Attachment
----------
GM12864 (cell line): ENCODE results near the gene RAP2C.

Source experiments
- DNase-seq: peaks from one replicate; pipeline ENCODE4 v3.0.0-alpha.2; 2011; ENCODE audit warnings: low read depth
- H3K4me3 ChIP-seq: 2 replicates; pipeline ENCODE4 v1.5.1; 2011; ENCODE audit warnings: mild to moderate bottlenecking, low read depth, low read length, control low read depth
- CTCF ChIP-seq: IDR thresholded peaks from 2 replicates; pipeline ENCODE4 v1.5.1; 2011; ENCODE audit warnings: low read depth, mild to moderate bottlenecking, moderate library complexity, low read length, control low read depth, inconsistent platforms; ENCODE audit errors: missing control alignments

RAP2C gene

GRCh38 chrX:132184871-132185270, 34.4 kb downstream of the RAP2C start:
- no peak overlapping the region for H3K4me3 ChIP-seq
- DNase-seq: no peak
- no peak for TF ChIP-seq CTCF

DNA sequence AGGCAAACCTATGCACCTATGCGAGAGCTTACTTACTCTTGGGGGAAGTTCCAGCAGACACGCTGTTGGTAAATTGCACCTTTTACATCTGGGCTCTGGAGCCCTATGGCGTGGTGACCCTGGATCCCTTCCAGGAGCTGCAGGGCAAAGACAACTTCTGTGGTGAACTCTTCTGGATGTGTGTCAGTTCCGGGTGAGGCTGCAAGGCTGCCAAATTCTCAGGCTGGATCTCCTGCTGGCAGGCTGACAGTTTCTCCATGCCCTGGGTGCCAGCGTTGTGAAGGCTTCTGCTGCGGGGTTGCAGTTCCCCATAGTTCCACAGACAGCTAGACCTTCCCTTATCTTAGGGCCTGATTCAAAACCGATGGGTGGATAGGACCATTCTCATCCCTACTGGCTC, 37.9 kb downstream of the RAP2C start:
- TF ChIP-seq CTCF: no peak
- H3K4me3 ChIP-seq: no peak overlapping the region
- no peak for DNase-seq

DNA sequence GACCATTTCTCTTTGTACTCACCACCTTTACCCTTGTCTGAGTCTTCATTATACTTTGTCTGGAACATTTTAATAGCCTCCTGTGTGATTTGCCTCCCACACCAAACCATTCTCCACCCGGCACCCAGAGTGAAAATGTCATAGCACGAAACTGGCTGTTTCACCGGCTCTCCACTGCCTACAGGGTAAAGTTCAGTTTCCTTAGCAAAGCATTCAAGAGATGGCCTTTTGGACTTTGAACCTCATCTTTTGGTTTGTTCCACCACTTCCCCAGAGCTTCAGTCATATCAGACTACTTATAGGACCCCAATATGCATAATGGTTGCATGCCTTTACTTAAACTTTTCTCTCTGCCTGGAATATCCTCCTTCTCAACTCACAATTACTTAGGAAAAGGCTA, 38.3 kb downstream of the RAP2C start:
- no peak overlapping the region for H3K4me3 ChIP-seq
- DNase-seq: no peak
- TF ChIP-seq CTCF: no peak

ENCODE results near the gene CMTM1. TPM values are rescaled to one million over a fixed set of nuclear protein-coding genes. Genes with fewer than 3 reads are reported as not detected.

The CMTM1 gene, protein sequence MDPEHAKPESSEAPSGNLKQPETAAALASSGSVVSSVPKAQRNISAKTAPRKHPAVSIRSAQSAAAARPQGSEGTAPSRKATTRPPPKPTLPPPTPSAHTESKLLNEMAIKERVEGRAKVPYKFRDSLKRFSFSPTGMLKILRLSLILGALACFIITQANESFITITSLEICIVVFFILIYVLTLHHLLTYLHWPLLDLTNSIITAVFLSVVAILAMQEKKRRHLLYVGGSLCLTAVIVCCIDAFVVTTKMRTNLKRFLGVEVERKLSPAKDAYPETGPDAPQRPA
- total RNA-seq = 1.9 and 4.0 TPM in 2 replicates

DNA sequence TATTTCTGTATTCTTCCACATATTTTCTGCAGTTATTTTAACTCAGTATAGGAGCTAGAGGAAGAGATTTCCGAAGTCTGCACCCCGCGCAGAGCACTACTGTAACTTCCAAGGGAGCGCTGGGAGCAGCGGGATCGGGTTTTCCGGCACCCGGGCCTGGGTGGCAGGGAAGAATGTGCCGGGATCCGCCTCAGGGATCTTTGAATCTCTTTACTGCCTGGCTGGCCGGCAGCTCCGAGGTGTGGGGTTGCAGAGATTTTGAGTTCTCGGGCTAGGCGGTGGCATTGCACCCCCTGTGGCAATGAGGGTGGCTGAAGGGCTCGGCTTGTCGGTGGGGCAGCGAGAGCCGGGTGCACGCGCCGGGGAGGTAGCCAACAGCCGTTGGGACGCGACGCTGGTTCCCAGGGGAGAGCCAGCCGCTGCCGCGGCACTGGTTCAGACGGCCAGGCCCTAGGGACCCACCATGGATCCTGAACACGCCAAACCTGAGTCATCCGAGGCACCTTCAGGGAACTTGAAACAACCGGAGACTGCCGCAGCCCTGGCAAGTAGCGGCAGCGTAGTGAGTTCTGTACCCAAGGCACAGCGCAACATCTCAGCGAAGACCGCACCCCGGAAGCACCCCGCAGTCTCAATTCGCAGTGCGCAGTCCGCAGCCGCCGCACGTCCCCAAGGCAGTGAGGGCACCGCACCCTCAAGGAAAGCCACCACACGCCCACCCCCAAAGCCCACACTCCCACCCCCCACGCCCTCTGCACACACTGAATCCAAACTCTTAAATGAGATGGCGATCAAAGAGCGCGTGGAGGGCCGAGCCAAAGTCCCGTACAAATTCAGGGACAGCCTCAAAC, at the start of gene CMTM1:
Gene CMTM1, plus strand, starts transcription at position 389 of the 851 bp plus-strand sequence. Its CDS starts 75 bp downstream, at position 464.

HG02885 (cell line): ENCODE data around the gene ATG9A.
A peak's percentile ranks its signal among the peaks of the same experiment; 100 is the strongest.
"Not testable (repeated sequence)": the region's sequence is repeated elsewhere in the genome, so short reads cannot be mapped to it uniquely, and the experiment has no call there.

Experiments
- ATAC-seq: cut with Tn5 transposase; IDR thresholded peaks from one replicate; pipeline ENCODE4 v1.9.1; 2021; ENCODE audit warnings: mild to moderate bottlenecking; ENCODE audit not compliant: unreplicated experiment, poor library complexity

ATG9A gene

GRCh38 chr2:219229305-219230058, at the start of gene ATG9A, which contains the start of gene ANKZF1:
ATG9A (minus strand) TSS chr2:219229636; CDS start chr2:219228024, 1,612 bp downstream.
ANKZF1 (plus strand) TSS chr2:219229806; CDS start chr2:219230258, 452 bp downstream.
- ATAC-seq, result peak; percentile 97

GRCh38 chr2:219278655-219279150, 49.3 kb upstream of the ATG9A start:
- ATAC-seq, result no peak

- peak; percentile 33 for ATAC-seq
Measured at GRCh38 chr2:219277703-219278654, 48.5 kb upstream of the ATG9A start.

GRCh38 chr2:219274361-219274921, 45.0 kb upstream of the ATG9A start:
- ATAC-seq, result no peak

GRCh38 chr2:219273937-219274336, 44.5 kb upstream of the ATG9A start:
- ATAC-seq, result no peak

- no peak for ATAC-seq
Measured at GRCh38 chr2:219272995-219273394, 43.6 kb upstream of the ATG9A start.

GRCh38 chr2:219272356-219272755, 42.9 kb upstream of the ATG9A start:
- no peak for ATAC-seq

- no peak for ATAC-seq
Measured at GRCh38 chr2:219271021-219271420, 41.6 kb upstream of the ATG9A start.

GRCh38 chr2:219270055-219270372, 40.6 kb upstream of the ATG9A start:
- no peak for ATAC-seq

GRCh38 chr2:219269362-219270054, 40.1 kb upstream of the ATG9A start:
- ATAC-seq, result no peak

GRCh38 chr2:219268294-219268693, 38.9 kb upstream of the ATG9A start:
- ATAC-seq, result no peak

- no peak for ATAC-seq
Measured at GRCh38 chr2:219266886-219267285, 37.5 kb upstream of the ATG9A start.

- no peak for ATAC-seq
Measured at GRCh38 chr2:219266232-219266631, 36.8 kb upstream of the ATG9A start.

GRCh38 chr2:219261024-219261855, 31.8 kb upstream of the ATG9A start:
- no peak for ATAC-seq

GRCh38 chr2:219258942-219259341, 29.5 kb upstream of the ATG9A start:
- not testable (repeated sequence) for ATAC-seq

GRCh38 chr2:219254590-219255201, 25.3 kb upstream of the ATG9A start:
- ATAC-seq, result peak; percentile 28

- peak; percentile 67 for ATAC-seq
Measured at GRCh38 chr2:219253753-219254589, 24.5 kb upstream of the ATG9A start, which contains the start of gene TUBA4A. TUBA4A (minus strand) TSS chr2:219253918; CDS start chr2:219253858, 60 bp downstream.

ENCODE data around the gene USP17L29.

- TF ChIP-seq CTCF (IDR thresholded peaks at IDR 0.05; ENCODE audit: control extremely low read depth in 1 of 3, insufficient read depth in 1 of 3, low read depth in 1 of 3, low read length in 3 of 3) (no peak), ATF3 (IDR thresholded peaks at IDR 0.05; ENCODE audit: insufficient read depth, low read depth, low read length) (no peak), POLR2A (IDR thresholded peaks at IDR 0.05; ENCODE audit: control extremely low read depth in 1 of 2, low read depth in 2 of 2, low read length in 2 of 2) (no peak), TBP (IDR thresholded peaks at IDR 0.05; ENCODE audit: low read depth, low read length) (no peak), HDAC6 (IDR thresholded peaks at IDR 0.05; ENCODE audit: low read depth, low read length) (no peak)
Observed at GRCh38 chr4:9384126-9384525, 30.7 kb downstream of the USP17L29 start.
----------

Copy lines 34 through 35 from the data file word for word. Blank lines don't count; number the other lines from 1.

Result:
GRCh38 chr2:219278655-219279150, 49.3 kb upstream of the ATG9A start:
- ATAC-seq, result no peak